Do not push the injured partner to hurry up or "get over it" quickly. Do not discuss the infidelity or marital discord with other family members.
If children are aware of the infidelity, ask that they be brought into a counseling session. Recovery is not a linear trajectory. There are many bumps along the way; the path is not smooth. Once trust is broken, there will be random and unpredictable reminders of the deeply painful experience. Agree in counseling which details need to be revealed in order to begin repair. The injured partner will feel compelled, almost to an obsession, to ask gory details about the extra-marital relationship. It is a fine balance to rebuild trust: getting it on the table and being honest, yet, sharing only what is helpful and not further hurtful. The unfaithful partner must take full responsibility for their choices, without blame. And, the injured party must take responsibility for any mistakes they have made along the way as well. Both parties have unspoken needs - it is critical that both are allowed to bring them to the table. The future of the relationship depends upon this.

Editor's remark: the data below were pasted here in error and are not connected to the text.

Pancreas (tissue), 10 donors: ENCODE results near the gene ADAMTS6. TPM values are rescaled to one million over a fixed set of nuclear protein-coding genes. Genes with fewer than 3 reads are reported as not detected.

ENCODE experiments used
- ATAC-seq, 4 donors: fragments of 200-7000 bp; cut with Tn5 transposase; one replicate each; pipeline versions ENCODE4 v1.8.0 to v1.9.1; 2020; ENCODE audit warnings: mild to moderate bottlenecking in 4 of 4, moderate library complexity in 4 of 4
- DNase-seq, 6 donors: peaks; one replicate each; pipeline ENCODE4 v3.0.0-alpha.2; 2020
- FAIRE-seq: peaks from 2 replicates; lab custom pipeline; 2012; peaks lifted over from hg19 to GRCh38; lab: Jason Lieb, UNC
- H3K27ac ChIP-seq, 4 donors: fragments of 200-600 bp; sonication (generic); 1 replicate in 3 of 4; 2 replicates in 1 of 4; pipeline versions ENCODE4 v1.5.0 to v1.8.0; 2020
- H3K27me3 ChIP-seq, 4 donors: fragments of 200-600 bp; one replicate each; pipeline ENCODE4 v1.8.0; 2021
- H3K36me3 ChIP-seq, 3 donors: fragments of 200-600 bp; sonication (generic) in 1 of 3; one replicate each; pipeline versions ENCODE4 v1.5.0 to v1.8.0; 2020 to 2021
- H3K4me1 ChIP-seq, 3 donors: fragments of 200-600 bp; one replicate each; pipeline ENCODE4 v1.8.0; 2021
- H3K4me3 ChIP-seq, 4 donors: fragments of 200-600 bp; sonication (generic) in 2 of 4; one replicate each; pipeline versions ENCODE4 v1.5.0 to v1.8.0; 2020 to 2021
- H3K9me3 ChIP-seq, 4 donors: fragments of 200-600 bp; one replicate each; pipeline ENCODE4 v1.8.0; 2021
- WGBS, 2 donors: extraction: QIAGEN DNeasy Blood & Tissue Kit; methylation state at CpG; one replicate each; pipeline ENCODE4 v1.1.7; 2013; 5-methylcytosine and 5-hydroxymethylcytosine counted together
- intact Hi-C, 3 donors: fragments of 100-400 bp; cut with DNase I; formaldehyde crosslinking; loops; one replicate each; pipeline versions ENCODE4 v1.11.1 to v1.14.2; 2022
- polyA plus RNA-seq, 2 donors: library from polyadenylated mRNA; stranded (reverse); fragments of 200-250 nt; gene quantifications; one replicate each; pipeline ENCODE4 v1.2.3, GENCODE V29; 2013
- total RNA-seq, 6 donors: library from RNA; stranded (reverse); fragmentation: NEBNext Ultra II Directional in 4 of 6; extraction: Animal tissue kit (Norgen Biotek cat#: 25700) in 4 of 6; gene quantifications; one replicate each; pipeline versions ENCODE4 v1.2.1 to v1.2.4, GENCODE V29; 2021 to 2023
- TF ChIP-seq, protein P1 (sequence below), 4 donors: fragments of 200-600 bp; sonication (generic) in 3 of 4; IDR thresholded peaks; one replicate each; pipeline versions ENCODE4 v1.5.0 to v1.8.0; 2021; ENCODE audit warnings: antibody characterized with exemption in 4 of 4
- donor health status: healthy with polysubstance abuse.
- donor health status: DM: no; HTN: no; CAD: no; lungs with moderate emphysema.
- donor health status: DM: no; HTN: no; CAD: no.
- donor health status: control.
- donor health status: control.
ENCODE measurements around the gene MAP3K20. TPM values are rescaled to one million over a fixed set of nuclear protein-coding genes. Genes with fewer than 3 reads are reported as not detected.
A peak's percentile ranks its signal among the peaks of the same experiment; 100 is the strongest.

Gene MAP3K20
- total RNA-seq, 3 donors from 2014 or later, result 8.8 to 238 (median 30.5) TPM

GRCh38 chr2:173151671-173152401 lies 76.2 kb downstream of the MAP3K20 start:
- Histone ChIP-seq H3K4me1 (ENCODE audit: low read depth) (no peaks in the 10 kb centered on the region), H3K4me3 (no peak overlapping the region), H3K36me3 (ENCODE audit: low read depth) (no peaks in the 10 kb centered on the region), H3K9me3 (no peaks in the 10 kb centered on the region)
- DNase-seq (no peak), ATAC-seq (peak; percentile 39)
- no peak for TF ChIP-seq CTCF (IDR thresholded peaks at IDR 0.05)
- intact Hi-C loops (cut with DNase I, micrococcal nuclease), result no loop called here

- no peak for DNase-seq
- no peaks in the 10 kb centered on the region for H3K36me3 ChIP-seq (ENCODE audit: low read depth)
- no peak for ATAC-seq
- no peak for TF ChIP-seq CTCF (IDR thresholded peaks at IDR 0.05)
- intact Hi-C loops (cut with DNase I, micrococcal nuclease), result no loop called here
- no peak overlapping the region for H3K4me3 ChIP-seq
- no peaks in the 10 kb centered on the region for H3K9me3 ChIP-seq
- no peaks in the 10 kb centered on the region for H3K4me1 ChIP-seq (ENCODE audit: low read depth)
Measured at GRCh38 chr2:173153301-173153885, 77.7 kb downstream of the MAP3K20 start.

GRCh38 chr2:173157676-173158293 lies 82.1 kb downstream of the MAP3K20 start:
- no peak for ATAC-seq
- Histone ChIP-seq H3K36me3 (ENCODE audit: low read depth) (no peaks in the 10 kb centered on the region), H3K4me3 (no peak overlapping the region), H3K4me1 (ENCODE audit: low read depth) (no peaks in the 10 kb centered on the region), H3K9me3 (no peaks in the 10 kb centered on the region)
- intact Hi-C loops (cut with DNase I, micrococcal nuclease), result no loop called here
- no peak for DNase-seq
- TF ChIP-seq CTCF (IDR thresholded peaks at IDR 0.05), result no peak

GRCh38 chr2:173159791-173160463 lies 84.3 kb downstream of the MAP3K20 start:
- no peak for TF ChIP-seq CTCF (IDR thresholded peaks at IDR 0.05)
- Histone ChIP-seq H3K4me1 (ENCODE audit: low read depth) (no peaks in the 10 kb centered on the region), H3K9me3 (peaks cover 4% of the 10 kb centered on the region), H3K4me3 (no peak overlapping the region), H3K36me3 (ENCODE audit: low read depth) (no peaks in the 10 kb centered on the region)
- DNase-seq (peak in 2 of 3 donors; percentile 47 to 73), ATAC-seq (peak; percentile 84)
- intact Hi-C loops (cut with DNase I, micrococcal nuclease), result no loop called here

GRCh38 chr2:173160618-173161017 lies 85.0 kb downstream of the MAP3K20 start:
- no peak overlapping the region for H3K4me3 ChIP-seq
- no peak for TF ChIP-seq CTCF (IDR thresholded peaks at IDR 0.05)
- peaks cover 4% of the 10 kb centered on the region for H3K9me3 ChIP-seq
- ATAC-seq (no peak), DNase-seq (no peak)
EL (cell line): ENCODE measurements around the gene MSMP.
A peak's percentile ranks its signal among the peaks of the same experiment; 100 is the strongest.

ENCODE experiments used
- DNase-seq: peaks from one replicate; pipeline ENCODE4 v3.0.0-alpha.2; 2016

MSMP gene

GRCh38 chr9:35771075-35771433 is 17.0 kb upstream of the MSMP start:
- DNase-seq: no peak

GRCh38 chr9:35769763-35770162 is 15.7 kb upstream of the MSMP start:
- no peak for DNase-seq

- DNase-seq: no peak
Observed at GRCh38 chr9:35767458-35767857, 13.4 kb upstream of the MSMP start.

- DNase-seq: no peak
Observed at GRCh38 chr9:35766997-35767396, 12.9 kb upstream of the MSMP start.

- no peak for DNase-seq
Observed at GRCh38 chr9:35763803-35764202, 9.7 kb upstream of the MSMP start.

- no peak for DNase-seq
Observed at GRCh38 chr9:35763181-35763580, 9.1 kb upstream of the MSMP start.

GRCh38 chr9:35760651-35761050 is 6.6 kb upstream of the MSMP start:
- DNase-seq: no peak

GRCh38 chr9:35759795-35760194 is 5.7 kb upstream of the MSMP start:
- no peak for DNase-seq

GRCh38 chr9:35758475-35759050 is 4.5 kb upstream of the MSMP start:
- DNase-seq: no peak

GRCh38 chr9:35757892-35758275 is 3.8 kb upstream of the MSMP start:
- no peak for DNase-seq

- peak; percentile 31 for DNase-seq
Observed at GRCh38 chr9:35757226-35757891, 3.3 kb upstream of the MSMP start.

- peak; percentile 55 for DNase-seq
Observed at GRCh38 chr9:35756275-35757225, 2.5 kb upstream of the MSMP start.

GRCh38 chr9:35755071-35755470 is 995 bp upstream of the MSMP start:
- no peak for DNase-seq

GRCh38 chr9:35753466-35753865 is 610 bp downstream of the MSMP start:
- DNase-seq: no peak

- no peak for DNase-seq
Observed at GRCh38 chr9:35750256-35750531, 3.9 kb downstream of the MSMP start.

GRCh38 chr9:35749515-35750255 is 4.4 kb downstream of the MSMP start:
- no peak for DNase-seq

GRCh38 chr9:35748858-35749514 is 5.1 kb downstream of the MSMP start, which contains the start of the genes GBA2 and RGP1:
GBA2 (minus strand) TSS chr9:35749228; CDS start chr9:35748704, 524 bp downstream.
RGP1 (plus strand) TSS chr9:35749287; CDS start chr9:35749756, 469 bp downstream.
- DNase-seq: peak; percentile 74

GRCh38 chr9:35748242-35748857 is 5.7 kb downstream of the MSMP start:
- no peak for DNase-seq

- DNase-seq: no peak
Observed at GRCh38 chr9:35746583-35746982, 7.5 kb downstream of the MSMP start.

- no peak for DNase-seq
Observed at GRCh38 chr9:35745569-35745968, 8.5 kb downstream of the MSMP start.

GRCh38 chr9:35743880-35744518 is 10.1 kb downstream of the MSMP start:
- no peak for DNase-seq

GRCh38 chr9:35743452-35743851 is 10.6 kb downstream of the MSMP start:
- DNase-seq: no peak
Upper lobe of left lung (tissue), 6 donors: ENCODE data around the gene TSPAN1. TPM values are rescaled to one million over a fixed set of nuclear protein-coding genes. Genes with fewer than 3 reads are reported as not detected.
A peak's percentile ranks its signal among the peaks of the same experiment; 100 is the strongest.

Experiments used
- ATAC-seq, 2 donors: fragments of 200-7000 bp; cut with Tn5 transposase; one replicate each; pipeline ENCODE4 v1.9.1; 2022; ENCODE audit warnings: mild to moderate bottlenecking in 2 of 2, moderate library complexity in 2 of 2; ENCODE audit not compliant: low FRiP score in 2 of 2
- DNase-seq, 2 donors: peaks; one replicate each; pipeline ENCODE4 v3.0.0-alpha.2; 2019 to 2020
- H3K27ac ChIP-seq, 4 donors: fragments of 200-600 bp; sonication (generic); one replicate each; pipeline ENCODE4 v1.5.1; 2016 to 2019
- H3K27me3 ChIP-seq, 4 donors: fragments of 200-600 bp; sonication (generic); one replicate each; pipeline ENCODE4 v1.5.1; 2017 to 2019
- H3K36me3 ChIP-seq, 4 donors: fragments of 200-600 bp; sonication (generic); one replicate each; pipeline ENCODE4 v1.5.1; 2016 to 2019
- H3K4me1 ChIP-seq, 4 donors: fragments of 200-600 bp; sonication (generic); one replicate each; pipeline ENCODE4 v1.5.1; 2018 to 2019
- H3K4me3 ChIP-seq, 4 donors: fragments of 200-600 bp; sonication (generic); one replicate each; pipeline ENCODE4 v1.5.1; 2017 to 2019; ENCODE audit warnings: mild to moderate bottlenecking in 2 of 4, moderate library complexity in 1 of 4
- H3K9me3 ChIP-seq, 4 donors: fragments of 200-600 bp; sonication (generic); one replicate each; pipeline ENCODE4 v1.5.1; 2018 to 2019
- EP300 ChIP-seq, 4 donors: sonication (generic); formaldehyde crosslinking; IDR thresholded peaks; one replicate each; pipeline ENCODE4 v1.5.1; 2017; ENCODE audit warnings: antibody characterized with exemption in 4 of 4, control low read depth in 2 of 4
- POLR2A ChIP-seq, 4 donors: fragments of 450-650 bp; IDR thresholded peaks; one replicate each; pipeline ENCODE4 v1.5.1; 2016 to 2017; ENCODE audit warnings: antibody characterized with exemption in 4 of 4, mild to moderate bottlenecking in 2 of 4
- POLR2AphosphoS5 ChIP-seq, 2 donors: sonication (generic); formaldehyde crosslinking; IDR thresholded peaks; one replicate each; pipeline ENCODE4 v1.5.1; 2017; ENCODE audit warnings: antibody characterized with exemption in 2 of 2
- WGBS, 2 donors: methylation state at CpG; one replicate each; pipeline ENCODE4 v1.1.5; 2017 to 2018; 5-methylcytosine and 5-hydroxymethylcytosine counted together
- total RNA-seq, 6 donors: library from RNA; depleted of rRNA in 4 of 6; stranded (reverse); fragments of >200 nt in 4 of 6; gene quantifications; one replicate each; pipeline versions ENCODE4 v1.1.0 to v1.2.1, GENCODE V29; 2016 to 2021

Acceptance: If the marriage is not able to rehabilitate itself after an exhaustive effort, there is an appreciation and personal satisfaction that all stones were overturned in hopes of reconciliation. Goals: A NEW relationship with the same person. To preserve and improve the family system. Surpass your individual personal best. Be better in all areas. Re-invest in your life. Re-boot.
reading a new book, The Collapse of Parenting. The
physician/psychologist/author spends quite a bit of time making a compelling
argument that the children of today are being raised in a culture of
disrespect. 🌱And that they themselves are incredibly disrespectful
towards parents and authority figures. The number one, priority fix is teaching
children humility, an antidote for entitlement. 🌾Yet, many of us are afraid to have
our children dislike us, not share their confidences with us, or even appear
unpopular to their peers. 🍃The swing towards "happy childhood" and
child-centered marriages have perhaps brought over-empowered, ill-equipped,
lethargic little people.
Who makes decisions about dinner? Vacations? Free
time? School? Chores? Do they wash cars, vacuum their room and clean toilets?
Or are they picky about food and clothes? Are they chauffeured when they could
walk? Do they have unlimited data? The sad truth is that all of these "gifts" DO NOT MAKE KIDS HAPPY!
If you're looking to increase your
parenting backbone, with love, support, AND limits, this book will be helpful. 🌿